The price of Petroleum Texas Intermediate (WTI) rose 0.86% this Friday and closed at 115.07 dollars a barrel, continuing the climb of recent days due to the start of the travel season in the United States and the possibility of a European veto on Russian crude.
At the close of trading on the New York Mercantile Exchange (Nymex), WTI futures contracts for July delivery gained 98 cents from the previous close.
The rise was much less pronounced than the day before, but the Petroleum benchmark in the United States maintained the upward trend that has taken it to its highest level in two months.
The United States Energy Information Administration (EIA) announced this week that crude oil inventories in the country fell by one million barrels last week, given the increase in refinery production before the arrival of the summer season, which is linked to a greater demand for gasoline for travel.
Likewise, gasoline inventories were also reduced by 500,000 barrels, although those of derivative products rose by 1.7 million.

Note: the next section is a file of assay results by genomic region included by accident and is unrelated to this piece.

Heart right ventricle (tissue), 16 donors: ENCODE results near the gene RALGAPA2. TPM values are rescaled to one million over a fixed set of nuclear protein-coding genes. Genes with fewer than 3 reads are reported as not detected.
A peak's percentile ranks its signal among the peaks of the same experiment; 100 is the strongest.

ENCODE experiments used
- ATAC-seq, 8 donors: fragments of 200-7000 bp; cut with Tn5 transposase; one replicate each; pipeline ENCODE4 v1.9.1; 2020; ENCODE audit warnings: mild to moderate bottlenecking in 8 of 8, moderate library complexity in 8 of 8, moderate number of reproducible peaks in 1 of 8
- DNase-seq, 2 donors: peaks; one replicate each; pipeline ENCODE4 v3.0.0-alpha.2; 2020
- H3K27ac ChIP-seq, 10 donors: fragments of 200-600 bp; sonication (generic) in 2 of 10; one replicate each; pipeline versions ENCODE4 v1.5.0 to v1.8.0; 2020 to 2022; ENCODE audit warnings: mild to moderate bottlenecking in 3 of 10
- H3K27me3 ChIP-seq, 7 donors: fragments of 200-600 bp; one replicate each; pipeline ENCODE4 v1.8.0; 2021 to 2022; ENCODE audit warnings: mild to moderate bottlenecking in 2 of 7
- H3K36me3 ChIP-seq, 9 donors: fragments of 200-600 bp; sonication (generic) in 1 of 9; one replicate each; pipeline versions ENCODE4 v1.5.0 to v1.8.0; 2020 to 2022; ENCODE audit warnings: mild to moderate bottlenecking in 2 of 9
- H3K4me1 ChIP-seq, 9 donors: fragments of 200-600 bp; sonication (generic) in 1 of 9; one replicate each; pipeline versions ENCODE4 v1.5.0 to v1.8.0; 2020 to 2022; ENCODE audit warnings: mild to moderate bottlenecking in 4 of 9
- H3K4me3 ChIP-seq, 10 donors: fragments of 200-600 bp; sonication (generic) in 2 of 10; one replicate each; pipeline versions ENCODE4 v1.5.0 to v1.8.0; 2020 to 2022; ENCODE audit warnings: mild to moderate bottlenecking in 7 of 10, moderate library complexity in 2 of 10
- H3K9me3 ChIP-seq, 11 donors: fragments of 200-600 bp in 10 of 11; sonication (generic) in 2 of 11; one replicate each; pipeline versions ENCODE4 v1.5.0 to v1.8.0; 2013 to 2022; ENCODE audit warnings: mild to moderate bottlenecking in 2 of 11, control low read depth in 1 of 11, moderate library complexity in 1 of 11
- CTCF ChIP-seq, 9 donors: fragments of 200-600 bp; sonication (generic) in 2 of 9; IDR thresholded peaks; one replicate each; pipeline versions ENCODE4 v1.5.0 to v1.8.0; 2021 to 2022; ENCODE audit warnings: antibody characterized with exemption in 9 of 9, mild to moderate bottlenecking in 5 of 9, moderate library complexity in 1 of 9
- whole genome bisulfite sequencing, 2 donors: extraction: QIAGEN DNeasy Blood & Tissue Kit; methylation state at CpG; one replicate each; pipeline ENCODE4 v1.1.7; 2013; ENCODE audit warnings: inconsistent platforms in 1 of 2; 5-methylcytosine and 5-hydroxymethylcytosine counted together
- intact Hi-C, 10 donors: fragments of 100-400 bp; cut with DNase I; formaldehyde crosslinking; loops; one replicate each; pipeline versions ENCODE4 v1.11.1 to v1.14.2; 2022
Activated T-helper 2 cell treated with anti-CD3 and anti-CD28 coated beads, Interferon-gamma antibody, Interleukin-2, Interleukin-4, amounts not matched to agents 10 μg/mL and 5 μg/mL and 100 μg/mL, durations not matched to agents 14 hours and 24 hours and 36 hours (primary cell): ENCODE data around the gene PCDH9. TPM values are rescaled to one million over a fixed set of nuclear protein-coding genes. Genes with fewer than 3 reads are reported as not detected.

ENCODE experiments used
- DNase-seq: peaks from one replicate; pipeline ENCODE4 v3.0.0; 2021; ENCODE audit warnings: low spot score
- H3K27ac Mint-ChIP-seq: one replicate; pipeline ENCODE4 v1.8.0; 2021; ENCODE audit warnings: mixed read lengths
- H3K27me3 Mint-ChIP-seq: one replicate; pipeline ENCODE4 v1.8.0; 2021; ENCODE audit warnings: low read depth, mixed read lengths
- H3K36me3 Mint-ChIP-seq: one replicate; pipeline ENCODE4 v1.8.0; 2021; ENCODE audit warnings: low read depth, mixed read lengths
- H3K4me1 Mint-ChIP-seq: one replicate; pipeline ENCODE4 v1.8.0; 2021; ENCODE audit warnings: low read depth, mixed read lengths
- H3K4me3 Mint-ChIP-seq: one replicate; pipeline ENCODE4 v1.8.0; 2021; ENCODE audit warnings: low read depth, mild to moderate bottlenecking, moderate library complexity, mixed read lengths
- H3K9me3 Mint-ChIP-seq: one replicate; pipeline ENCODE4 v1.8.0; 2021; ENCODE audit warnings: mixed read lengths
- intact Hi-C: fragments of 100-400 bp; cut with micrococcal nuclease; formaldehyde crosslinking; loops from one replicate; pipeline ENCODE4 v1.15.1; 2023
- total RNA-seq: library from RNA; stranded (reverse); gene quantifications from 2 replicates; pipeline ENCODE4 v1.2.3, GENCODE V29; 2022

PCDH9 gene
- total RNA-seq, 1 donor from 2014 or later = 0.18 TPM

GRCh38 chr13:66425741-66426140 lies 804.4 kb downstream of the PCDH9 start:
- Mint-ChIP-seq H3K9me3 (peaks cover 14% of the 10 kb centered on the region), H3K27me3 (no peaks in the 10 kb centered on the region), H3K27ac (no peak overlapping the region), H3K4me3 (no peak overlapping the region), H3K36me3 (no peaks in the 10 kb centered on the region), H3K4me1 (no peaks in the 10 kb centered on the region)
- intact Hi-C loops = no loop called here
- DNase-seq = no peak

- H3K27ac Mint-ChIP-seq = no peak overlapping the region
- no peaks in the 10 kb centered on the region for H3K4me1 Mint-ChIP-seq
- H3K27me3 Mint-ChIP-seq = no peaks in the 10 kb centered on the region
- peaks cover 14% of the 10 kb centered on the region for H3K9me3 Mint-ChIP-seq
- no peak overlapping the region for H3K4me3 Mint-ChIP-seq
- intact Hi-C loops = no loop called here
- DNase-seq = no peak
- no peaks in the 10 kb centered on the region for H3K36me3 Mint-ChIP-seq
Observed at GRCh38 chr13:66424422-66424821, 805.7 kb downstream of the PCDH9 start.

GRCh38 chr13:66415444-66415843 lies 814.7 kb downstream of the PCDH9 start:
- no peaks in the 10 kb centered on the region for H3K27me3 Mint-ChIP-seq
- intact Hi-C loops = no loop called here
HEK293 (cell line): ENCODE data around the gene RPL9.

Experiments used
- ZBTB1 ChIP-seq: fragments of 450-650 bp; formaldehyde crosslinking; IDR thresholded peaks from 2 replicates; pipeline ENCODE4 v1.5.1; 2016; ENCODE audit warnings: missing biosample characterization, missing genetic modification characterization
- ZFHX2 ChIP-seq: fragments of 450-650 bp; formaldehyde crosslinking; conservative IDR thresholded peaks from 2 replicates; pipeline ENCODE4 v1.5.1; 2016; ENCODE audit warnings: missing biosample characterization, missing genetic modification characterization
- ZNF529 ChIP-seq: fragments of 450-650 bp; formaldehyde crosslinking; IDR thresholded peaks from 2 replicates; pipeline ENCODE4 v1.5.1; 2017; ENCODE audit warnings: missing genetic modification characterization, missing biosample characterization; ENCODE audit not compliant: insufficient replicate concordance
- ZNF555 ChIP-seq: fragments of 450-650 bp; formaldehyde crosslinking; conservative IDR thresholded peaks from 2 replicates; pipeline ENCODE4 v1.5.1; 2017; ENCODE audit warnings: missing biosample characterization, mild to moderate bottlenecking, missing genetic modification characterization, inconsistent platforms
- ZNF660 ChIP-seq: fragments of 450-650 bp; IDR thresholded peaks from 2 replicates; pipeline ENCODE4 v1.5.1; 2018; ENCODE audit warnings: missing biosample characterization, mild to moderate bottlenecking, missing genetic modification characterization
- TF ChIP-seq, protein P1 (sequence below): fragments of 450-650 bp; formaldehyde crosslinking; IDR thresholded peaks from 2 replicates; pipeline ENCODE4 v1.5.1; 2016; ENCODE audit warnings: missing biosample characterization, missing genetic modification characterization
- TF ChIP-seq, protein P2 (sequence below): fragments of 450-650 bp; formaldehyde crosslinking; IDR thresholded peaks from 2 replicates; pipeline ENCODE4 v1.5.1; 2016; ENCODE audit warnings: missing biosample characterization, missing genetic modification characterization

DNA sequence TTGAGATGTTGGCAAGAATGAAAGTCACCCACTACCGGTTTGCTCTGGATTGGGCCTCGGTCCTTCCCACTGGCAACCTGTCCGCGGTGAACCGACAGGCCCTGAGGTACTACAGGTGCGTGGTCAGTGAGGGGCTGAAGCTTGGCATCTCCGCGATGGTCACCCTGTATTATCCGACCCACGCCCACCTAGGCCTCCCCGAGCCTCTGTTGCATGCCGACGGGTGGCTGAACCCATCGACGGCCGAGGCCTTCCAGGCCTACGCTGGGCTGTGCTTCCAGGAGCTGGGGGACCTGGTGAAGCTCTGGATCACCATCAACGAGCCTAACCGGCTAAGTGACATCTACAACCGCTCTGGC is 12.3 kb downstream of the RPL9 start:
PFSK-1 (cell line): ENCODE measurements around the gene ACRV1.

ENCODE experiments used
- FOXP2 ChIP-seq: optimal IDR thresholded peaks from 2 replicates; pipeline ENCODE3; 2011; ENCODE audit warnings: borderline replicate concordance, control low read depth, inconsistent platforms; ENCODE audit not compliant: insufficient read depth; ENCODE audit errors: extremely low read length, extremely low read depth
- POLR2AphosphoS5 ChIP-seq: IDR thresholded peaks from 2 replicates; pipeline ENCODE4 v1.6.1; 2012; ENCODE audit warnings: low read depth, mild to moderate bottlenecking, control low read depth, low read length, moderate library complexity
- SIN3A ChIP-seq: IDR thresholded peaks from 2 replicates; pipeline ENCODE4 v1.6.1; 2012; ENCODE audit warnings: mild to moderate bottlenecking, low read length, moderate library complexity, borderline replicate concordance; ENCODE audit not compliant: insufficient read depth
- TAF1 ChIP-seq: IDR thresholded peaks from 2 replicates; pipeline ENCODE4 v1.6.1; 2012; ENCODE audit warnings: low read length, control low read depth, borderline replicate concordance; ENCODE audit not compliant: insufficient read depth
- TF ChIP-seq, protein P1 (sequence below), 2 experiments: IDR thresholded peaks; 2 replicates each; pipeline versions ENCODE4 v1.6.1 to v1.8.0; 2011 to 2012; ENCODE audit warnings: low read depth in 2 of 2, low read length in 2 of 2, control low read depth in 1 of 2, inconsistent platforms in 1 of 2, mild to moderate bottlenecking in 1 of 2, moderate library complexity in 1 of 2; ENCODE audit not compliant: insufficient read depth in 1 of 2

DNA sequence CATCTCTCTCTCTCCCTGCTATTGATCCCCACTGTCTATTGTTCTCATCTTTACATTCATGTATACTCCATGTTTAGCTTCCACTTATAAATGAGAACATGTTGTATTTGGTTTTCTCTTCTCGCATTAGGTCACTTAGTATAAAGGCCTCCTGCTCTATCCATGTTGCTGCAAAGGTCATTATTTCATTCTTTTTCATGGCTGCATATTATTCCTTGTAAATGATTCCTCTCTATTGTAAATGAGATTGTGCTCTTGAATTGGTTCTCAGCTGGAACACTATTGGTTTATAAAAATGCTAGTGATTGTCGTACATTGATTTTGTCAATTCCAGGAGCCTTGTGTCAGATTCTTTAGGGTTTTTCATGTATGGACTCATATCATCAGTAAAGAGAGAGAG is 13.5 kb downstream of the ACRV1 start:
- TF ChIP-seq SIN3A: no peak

The demand in the US, added to the possible agreement between the countries of the European Union (EU) to veto imports of Petroleum Russian and the lifting of some restrictions due to covid-19 in China, explains the rises that the price of a barrel has experienced in recent days.
For the week as a whole, WTI posted a clear rise after ending Tuesday below $110.
Meanwhile, gasoline futures contracts due in July rose 14 cents to $4.01 a gallon; and those of natural gas p//ara that same month subtracted 17 cents, up to 8.72 dollars per thousand cubic feet.